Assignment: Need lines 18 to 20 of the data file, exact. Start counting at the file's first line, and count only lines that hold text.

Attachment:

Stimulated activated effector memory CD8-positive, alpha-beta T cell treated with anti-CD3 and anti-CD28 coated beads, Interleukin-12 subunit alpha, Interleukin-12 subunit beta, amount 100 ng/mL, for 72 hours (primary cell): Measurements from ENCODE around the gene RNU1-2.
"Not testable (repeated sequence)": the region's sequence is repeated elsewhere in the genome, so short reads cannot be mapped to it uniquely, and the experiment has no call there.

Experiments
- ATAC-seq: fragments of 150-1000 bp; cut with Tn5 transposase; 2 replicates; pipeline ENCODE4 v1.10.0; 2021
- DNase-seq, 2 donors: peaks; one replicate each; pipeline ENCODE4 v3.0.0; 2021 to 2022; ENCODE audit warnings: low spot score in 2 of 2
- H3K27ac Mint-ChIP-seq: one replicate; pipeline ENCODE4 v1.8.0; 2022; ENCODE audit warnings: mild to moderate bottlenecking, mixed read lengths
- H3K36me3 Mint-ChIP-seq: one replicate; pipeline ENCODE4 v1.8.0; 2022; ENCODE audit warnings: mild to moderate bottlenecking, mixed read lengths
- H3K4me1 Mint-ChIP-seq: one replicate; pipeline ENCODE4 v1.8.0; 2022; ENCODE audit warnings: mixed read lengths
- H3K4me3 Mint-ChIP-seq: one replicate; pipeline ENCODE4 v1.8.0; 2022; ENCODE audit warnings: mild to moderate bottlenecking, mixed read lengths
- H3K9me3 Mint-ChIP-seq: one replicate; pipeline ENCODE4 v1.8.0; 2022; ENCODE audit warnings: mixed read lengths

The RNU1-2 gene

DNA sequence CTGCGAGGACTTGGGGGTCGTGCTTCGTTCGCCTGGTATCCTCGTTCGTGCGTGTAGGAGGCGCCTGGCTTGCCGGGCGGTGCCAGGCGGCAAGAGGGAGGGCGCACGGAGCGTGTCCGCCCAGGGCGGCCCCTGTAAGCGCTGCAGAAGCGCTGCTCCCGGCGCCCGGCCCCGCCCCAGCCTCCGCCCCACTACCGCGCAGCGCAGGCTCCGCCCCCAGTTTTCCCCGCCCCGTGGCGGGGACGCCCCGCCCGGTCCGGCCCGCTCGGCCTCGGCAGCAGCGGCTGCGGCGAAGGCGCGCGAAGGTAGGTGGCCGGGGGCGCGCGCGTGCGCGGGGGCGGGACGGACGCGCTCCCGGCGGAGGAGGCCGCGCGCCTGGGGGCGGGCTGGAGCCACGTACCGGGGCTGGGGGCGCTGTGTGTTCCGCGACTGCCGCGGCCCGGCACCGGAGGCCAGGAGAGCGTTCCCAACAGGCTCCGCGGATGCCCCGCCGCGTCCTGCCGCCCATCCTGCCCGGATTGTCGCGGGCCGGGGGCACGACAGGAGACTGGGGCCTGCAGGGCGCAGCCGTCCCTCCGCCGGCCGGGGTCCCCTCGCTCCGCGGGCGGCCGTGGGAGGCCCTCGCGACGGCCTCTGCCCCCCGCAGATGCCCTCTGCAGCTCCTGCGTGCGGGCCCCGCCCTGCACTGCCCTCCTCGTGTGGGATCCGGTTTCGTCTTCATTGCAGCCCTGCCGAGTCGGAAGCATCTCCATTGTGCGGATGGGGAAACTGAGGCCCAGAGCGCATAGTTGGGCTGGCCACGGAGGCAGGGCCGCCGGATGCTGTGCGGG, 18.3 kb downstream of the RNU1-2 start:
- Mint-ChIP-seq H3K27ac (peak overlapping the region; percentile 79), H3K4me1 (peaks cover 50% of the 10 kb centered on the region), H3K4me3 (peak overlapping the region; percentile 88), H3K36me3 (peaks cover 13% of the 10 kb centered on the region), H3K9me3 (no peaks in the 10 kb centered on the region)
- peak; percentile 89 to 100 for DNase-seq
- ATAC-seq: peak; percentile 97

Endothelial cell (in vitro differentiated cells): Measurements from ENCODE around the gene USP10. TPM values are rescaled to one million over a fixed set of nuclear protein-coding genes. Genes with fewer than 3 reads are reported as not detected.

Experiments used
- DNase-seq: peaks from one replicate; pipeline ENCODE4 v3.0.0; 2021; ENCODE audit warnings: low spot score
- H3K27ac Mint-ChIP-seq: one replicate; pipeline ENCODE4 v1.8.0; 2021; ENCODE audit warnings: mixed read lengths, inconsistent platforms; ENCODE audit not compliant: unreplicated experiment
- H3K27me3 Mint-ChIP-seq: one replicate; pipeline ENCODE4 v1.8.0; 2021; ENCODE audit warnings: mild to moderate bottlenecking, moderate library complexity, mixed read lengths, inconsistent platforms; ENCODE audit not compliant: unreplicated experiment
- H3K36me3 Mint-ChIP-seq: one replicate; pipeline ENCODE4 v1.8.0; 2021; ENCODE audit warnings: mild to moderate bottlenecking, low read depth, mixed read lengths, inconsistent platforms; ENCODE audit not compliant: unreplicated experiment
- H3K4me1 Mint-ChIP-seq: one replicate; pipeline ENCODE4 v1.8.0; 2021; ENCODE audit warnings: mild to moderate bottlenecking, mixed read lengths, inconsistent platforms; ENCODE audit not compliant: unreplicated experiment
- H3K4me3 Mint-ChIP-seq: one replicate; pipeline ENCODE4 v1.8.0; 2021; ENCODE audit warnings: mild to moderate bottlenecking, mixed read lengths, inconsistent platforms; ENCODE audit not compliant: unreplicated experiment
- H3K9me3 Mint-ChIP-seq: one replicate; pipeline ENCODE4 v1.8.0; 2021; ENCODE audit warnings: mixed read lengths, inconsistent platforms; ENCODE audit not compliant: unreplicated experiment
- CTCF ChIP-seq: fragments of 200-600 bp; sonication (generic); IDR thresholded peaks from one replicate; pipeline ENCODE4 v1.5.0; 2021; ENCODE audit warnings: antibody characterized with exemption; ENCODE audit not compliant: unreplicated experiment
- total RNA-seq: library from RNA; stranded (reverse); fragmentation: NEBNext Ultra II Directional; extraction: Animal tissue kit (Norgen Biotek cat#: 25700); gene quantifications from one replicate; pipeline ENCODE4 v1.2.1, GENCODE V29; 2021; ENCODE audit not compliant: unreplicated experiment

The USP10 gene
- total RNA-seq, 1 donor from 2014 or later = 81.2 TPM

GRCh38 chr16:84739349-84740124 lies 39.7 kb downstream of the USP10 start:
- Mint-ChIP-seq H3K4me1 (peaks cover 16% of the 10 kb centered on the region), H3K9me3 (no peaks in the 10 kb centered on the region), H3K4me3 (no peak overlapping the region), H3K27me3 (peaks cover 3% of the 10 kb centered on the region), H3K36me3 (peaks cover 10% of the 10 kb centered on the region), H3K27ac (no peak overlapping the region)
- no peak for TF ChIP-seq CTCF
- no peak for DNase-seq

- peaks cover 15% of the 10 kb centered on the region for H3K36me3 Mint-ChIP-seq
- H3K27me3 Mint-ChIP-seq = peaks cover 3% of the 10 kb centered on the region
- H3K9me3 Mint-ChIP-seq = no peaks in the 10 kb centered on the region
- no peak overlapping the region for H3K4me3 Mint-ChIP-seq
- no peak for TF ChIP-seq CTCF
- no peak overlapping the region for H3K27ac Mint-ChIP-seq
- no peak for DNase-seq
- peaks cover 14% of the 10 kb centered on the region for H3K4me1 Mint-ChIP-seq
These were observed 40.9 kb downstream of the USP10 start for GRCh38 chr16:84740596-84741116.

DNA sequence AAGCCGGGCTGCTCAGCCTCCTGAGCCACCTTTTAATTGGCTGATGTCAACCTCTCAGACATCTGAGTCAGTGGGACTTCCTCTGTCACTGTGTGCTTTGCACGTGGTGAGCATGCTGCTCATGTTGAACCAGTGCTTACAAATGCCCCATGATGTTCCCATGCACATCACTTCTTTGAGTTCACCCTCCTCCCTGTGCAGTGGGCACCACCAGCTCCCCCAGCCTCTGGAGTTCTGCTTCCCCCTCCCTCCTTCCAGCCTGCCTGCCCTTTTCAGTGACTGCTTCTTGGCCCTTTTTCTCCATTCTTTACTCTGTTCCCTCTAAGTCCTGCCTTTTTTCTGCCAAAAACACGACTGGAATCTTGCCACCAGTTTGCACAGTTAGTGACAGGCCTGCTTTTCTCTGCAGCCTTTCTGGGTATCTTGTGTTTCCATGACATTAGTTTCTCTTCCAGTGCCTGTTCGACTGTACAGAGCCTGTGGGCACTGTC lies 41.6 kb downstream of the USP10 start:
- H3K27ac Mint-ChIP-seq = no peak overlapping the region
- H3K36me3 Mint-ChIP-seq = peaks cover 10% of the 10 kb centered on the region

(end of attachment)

- DNase-seq: peaks from one replicate; pipeline ENCODE4 v3.0.0; 2021; ENCODE audit warnings: low spot score
- H3K27ac Mint-ChIP-seq: one replicate; pipeline ENCODE4 v1.8.0; 2021; ENCODE audit warnings: mixed read lengths, inconsistent platforms; ENCODE audit not compliant: unreplicated experiment
- H3K27me3 Mint-ChIP-seq: one replicate; pipeline ENCODE4 v1.8.0; 2021; ENCODE audit warnings: mild to moderate bottlenecking, moderate library complexity, mixed read lengths, inconsistent platforms; ENCODE audit not compliant: unreplicated experiment